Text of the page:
Attacks on power issues will, of course, draw even stronger resistance from the District. That is why it is also important that teachers pursue this strategy, including a strike, in new ways, too.

Students are already calling for community meetings for the purpose of organizing free schools during the strike. Combining free schools with militant, coordinated student-teacher actions that bring down more pressure on the District and the School Board is essential. Also essential is militant action in alliance with community coalitions like Portland Jobs with Justice and progressive churches that are either allying themselves with Jobs with Justice or forming informal pro-worker coalitions of their own.

Lastly, the teachers must continue working with parents, pushing them to consider a broader analysis than provided by elected officials and the mainstream press. The relationships built through this struggle could carry PAT forward for years to come, making teachers, students and the community winners in what now seems a very bleak scenario.


Our phones were ringing off the hook the week prior to Feb. 15. “Do you know what’s happening in Portland on Feb. 15?” “Why isn’t a big rally planned?” “How come you guys screwed up on an international day of action?”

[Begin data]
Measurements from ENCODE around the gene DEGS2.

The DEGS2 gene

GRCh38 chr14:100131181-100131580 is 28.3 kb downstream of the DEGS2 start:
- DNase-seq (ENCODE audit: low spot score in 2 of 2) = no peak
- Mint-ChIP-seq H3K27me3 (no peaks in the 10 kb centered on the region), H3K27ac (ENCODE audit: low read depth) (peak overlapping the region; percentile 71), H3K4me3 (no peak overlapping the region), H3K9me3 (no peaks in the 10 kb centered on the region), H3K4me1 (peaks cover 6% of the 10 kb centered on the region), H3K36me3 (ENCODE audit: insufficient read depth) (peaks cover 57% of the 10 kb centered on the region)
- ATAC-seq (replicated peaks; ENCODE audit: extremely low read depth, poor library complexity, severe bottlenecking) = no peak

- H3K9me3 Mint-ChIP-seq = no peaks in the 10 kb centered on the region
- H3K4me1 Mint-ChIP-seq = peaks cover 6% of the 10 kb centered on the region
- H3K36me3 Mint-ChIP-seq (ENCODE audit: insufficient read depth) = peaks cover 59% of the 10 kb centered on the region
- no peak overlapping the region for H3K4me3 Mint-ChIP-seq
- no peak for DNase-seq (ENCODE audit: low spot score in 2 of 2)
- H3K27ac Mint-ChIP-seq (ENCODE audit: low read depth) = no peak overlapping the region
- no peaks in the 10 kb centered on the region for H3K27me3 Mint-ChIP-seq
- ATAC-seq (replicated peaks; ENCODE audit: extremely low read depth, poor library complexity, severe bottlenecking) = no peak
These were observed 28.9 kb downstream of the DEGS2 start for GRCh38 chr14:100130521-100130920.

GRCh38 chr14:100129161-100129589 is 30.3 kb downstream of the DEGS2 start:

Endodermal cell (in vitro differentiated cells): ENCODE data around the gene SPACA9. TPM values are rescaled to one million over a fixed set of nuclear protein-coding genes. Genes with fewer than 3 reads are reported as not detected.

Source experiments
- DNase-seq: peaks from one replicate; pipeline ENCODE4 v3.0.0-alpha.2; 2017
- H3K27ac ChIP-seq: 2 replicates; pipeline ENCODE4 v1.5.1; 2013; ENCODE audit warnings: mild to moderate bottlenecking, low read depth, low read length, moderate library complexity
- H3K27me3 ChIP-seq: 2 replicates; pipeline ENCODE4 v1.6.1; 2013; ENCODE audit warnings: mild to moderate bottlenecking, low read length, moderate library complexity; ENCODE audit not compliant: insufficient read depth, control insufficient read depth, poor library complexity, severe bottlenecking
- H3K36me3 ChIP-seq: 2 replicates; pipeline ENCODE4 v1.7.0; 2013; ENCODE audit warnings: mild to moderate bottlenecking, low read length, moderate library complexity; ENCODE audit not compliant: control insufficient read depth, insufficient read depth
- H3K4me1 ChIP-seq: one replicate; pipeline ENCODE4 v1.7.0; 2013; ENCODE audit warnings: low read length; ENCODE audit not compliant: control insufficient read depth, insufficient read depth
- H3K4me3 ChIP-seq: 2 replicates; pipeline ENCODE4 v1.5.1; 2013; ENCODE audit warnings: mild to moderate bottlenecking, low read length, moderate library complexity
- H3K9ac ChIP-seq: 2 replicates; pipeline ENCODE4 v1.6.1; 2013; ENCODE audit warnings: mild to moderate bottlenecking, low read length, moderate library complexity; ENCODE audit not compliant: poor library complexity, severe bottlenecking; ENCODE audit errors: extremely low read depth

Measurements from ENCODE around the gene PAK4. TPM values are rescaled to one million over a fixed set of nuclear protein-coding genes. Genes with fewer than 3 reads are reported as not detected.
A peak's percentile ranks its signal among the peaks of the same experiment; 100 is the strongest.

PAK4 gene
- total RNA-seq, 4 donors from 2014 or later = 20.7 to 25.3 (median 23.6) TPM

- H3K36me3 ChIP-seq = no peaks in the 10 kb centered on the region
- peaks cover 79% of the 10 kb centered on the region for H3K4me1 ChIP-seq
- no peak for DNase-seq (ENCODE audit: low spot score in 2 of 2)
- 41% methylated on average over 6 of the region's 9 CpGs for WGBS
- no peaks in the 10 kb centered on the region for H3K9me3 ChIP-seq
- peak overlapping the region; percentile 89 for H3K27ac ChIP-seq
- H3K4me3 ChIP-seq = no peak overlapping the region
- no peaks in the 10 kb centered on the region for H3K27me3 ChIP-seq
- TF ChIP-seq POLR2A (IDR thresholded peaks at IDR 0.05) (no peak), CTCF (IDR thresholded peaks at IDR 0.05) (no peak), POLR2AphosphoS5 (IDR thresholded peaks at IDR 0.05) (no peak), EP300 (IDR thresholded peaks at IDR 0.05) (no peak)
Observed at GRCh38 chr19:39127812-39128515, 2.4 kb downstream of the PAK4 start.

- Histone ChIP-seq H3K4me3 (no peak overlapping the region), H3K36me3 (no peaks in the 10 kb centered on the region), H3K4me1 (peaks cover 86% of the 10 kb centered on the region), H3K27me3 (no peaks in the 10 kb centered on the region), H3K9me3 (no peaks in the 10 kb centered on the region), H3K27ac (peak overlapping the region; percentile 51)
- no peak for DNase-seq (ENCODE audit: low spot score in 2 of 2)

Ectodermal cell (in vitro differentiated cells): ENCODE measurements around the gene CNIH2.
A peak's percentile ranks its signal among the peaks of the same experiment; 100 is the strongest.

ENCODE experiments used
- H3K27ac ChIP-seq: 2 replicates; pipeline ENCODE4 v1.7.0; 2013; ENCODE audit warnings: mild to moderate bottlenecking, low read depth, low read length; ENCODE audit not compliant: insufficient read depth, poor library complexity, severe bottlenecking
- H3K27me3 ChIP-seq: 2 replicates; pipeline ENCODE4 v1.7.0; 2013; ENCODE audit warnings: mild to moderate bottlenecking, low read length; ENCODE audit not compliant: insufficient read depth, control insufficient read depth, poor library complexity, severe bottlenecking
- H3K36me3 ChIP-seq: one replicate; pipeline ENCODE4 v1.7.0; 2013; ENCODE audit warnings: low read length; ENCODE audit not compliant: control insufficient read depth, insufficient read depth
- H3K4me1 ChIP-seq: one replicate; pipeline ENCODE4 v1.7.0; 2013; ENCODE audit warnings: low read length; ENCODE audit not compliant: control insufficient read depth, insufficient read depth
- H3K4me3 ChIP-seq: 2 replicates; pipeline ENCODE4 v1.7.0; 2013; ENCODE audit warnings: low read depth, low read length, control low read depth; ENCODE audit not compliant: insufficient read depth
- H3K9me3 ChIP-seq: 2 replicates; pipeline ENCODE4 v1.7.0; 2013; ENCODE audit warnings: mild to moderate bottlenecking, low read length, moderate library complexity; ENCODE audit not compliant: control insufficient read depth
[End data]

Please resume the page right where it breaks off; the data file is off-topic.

These were just a few of the calls we received even though we aren’t involved in organizing these events.

Unfortunately, our local peace movement found itself in a “damned if you do, damned if you don’t” situation on that weekend. Having listened to calls for more outreach and something more substantive than another march through downtown Portland, organizers put together a number of events for the 15th intended to take the peace campaign into the community. An impressive list of vigils, teach-ins, workshops and other activities were planned.

Unfortunately, publicity for these events was not very good, leaving most people unaware anything was happening. It should also be noted that with the exception of the Women’s International League for Peace and Freedom, events largely took place in the usual locations, raising questions about how far organizers were willing to go to increase participation beyond the usual suspects.

I’m sure the organizers are feeling the strain by now — something akin to an altered state of consciousness. That was the primary reason for not pulling off a march on an international day of action. People should be a little more understanding. Even better, they should be offering to help rather than sounding like cranky consumers.

The organizers should also try to make things easier on themselves by announcing at the next major march that people should gather the second Saturday of the month at a specific location unless war breaks out (in which case, the standing plan is gather at Terry Schrunk Plaza the same day if war breaks out before 3:00 p.m. and the following day if it happens after 3:00 p.m.). Don’t worry about speakers, permits, stages and sound systems. Once 30,000 or more people gather, most the rest can be worked out on the scene or becomes unimportant anyway.

-Dave Mazza



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Last Updated: April 14, 2003